Romans 4:10-12 ESV

Abraham is the father of those who believe by faith. Yes, there was a physical offspring of Abraham which would be the nation of Israel who would have to follow the circumcision requirement into the Mosaic covenant, however the spiritual children of Abraham are those who believe by faith, meaning the Abrahamic covenant had a two-fold membership: the physical offspring by circumcision and the spiritual offspring by faith, and sometimes these would overlap, yet they are never conflated. So, the writer of Hebrews is saying that Jesus’ death was for “the people” (i.e. the New Covenant community, those who believe by faith). This is not all, as we will see in chapter 8.

“Now the point in what we are saying is this: we have such a high priest, one who is seated at the right hand of the throne of the Majesty in heaven, a minister in the holy places, in the true tent that the Lord set up, not man. For every high priest is appointed to offer gifts and sacrifices; thus it is necessary for this priest also to have something to offer. Now if he were on earth, he would not be a priest at all, since there are priests who offer gifts according to the law. They serve a copy and shadow of the heavenly things. For when Moses was about to erect the tent, he was instructed by God, saying, “See that you make everything according to the pattern that was shown you on the mountain.””

Hebrews 8:1-5 ESV

After laying out the Melchizedek priesthood as applied to Christ in chapter 7, the author moves on to apply this principle to the New Covenant here in chapter 8. Jesus is our high priest, ministering in the true tent, of which the Mosaic Covenant temple was merely a “copy” and “shadow”. What is the role of the priest? It is to represent the covenant community before God as it relates to worship. They didn’t represent pagan nations, they didn’t represent everyone without distinction, but only the covenant community. And since the Mosaic Covenant priesthood is merely a type or a shadow of Christ’s priestly ministry, and the earthly temple was a copy and shadow of the reality in heaven, we can parallel the functions of Christ’s priestly role with the Mosaic Covenant’s priestly role and functions.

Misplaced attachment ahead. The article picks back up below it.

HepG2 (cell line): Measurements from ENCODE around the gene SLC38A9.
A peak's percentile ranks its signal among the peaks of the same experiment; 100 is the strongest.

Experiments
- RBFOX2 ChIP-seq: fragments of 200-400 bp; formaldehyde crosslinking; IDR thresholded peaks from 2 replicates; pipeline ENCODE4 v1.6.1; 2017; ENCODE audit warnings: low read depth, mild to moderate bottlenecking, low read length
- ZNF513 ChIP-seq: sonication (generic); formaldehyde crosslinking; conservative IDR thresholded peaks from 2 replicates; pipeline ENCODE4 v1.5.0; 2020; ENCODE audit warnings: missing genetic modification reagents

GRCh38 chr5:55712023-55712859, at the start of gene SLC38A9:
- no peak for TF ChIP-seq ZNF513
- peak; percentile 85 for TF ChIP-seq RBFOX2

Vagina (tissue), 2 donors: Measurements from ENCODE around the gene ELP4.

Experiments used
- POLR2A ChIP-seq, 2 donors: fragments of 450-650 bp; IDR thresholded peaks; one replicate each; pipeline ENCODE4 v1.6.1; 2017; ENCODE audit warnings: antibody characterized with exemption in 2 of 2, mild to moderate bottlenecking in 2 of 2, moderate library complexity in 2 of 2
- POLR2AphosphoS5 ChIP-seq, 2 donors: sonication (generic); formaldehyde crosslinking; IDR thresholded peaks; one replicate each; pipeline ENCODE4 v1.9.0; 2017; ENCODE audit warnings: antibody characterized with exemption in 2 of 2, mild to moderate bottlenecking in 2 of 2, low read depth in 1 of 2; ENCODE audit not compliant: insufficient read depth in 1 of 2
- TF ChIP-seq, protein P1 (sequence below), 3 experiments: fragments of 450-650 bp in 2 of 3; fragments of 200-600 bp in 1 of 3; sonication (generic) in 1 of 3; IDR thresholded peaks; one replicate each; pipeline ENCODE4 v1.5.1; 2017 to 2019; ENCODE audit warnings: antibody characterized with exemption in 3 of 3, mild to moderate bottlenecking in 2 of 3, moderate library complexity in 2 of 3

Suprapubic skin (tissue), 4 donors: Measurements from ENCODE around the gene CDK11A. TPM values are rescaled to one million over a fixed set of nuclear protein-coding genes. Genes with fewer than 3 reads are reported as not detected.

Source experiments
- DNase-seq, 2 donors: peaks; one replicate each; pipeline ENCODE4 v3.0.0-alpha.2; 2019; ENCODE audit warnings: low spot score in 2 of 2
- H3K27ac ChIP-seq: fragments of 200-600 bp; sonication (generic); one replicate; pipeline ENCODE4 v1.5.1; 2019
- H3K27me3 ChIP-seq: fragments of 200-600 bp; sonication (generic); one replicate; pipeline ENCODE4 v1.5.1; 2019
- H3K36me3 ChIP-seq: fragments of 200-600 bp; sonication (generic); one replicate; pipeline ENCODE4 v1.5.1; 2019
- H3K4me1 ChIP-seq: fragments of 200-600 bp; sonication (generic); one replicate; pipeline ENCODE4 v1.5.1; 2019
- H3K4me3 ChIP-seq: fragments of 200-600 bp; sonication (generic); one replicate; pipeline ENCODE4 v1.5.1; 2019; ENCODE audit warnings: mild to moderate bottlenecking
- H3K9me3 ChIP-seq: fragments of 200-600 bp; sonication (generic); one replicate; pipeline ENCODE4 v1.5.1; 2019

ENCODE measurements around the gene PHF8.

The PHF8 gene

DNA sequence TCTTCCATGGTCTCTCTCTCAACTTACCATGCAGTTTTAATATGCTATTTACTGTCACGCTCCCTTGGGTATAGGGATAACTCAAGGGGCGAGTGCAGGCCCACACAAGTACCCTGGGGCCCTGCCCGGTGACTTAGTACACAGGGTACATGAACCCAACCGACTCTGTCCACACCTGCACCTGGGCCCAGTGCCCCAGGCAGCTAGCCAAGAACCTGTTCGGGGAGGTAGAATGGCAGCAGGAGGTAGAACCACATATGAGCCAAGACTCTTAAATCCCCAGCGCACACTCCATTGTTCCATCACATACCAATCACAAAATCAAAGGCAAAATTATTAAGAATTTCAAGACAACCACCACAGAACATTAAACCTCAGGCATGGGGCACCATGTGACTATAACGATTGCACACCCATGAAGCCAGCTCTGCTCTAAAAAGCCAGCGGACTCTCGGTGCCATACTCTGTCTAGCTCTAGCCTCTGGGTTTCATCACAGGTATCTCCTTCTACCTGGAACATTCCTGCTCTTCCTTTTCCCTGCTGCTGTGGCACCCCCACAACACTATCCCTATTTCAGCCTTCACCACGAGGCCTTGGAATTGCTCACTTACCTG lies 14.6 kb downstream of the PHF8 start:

Apart from union with Christ, the federal head of the New Covenant of grace, there is no participation in the blessings and benefits of Christ’s covenant…The membership of a given covenant is always determined by the federal head of that covenant. In this case, Jesus Christ is the federal head of the New Covenant, the One through whom its blessings flow.

The Mystery of Christ, His Covenant, And His Kingdom by Samuel Renihan pages 171 and 177

Now the text in Chapter 8 expressly says that New Covenant is for those who “know the Lord” as seen in verse 11. This is for those who are saved, who Jesus intercedes as mediator for. Verse 13 makes the substantial distinction between the Mosaic Covenant and New Covenant, preventing conflation of them.